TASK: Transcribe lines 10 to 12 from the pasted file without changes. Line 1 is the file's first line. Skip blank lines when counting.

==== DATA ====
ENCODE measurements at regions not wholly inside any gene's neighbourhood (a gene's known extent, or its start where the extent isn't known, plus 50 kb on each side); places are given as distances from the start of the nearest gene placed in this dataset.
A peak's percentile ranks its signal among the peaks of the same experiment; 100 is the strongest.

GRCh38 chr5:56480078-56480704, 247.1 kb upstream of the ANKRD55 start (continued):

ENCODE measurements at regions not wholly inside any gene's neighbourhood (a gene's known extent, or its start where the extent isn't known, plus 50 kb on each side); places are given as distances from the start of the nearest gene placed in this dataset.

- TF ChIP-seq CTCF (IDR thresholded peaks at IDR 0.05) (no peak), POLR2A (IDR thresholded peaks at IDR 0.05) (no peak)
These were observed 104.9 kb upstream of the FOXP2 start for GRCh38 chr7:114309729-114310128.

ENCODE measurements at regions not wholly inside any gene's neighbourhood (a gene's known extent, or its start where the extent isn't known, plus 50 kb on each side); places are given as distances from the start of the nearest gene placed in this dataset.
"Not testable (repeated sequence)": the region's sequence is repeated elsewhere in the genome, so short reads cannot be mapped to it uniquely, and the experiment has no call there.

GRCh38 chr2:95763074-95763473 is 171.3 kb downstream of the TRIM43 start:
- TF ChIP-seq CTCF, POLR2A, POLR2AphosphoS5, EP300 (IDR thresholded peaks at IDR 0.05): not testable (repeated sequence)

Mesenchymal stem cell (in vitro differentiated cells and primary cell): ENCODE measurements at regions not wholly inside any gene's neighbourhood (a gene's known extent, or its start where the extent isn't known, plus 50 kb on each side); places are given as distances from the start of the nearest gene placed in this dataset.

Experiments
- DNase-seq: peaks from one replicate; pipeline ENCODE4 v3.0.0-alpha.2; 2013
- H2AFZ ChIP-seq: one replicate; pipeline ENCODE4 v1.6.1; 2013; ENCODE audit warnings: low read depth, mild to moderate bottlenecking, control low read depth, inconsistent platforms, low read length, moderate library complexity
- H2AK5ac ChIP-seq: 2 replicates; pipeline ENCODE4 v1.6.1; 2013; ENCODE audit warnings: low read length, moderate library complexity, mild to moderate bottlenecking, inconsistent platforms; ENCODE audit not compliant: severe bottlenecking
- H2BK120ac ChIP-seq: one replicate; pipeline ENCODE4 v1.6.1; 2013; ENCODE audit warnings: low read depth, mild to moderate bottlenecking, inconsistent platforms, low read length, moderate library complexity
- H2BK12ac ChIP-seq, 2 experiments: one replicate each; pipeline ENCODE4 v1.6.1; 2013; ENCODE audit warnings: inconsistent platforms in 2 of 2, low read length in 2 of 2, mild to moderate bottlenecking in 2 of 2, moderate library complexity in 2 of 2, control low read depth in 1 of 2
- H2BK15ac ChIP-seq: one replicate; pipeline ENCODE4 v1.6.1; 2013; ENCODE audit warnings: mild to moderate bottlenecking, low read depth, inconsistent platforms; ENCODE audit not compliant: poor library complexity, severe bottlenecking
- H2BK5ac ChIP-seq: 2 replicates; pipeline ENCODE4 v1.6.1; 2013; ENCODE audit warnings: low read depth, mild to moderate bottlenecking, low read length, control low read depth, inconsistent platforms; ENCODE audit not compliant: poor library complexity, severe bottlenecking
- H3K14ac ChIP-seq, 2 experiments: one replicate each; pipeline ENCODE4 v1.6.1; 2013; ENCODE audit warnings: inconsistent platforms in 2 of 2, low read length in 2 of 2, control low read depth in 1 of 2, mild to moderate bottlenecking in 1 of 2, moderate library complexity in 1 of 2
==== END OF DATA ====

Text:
- TF ChIP-seq CTCF, POLR2A, POLR2AphosphoS5, EP300 (IDR thresholded peaks at IDR 0.05): not testable (repeated sequence)

Mesenchymal stem cell (in vitro differentiated cells and primary cell): ENCODE measurements at regions not wholly inside any gene's neighbourhood (a gene's known extent, or its start where the extent isn't known, plus 50 kb on each side); places are given as distances from the start of the nearest gene placed in this dataset.

Experiments